On 23 July, the French national legislature passed an act implementing a new “press publishers’ right” —for European Union-based newspapers and news agencies— essentially authorizing the levying of a license fee on news republication by such platforms as Google (who calls it a tax). This anticipated development comes directly out of a section (Article 15) of the Directive on Copyright in the Digital Single Market passed by the entire European Union this spring.
The rationale behind this license fee is to recapture a portion of the newspapers’ ad revenues, believed lost to search engines ( Google ) and social media (Facebook and Twitter, to name two), due to their practice of reusing —for no payment— news stories originally found on the publishers’ own sites. The newspapers sought relief from the European legislature for this perceived unfairness, and in this spring’s Directive, they received it. In 2013 and 2014, Germany and Spain had attempted similar measures on their own, but were not successful in weathering the wrath of Google News; although a German lawsuit brought by a newspaper collective against Google continues, the publishers in both countries themselves withdrew their own claims lest they lose what publicity, and what little revenue, links from Google were delivering to them.
In terms of the Directive, what the French legislature has now done is “transposed” one (of more than 30) articles into French national law. (All the articles of the Directive are required by EU law to be transposed into national law in all Member States by June 2021.)
And in related news…
Earlier in July, the French legislature also passed a first-of-its-kind “digital services tax” which may have wider and more long-lasting implications than the creation of the press publishers’ right to license their works for online use. When implemented, the new tax will collect revenues on transactions processed by Google, Apple, Facebook and Amazon, among many other companies —when these transactions initiate from users physically located in France. This change in policy represents an attempt to update the French tax system in the context of a global society increasingly reliant on e-commerce.
Spain may soon follow this French initiative, and it is being discussed in other countries as well.
In a New York Times column, tax-law Prof. Lilian V. Faulhaber of Georgetown University points out that these moves are part of a trend:
The French tax is not just a unilateral move by one country in need of revenue. Instead, the digital services tax is part of a much larger trend, with countries over the past few years proposing or putting in place a veritable alphabet soup of new international tax provisions. These have included Britain’s DPT (diverted profits tax), Australia’s MAAL (multinational anti-avoidance law), and India’s SEP (significant economic presence) test, to name but a few. At the same time, the European Union, Spain, Britain and several other countries have all seriously contemplated digital services taxes like the one just passed by France.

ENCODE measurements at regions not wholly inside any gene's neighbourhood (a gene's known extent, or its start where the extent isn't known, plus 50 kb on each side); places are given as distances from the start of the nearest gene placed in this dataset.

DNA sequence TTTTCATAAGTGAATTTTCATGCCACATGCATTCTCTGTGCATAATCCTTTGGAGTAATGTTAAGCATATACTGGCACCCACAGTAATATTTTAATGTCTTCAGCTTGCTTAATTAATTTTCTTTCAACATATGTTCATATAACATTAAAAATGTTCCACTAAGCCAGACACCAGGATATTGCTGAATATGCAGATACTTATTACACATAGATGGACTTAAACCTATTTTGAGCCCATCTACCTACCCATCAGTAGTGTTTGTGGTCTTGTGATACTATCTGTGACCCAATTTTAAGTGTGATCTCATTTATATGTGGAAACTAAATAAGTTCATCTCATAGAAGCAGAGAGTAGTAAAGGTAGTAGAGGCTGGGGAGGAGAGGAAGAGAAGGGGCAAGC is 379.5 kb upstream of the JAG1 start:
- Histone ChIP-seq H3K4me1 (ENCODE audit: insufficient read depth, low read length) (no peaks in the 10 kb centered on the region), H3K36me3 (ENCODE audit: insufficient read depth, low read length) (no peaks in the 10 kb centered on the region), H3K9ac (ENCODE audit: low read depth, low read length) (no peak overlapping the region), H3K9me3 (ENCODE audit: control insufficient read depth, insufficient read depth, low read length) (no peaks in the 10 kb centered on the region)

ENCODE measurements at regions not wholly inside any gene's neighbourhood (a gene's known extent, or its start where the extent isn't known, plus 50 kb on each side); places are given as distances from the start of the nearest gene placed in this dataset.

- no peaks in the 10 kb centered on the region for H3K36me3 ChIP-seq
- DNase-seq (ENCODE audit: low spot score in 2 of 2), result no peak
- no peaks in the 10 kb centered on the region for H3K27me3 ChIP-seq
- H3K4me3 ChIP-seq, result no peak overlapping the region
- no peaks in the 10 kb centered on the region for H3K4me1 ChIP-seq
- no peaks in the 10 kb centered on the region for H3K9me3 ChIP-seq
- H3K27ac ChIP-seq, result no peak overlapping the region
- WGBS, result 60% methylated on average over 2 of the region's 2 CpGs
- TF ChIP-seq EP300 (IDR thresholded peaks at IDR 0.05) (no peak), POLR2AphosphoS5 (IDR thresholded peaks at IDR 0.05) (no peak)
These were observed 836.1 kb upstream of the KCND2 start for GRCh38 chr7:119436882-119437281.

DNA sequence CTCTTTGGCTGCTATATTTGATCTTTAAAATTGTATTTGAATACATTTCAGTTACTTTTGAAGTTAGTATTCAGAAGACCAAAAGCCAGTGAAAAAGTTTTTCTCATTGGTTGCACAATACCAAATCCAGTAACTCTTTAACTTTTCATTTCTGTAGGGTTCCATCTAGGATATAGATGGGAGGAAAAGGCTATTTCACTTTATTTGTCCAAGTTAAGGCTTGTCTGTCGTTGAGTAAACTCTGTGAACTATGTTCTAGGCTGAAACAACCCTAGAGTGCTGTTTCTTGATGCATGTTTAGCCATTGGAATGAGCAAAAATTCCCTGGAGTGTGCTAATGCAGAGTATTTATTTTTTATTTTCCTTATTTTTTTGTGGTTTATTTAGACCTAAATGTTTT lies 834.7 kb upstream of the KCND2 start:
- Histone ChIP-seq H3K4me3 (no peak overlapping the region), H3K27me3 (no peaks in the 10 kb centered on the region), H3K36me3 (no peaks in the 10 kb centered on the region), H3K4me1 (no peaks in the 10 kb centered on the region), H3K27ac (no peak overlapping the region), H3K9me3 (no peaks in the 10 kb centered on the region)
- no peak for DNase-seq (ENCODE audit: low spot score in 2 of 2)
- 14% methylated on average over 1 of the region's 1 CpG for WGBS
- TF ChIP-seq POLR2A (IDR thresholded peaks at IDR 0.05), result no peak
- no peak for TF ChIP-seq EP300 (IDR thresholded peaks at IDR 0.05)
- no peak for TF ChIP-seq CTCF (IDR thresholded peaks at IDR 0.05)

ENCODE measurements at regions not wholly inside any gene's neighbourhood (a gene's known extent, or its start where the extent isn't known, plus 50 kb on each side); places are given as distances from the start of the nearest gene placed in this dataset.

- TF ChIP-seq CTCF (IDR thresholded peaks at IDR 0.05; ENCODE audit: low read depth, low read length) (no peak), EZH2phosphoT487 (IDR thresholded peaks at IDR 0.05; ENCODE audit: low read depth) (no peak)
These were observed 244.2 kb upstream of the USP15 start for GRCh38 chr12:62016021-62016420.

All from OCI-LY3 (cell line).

This is an important observation. France’s move is indeed not an isolated one; it points to a deeper issue about the difficulties of commerce in an increasingly digital age. As a bit of evidence that the French government is not alone in worrying about the issue of losing tax revenue (while requiring domestic companies to bear the unfair burden of outsiders not paying a tax), it is worth noting that a very similar issue has arisen within the United States itself; in the 2018 case of South Dakota v. Wayfair, Inc., the U.S. Supreme Court upheld the right of individual states to require out-of-state vendors which have no presence in the state to collect sales tax on transactions with in-state customers. Faulhaber goes on to say,
[These laws are] designed to tax multinationals on income and revenue that countries believe they should have a right to tax, even if international tax rules do not grant them that right. In other words, they all share a view that the international tax system has failed to keep up with the current economy. The general outlines of the current system originated in the early 20th century, and all of these recent proposals and provisions suggest that the current system is out of date and needs to be updated for a world in which companies can make significant amounts of income without ever being physically present in a country or selling any tangible goods.
Isabel Gottlieb, writing for Bloomberg, highlights the activities within the scope of the tax:
“The tax targets a company’s French revenue from digital advertising, sale of user data, and third-party online platforms that connect buyers and sellers. The French government expects the tax to bring in about 500 million euros per year, finance minister Bruno Le Maire said when he introduced the tax late last year.”
The BBC, in a post entitled “France Passes Tax on Tech Giants despite US threats,” reports that the US has already registered its opposition through U.S. Trade Representative Robert Lighthizer, and has launched what is known as a “Section 301” inquiry — a U.S. domestic trade-investigation process that is seen as likely to lead to retaliatory tariffs being imposed. In that same report, Dave Lee, an analyst for the BBC, notes:
France will be hoping for one of two outcomes. Either countries follow their lead and implement their own, independent laws, limiting France’s exposure. Or the move gives added energy to calls for a multilateral agreement on how digital firms should be taxed globally…
The matter will be on the table at the next G7 meeting, scheduled for August 24-26th.
On va voir.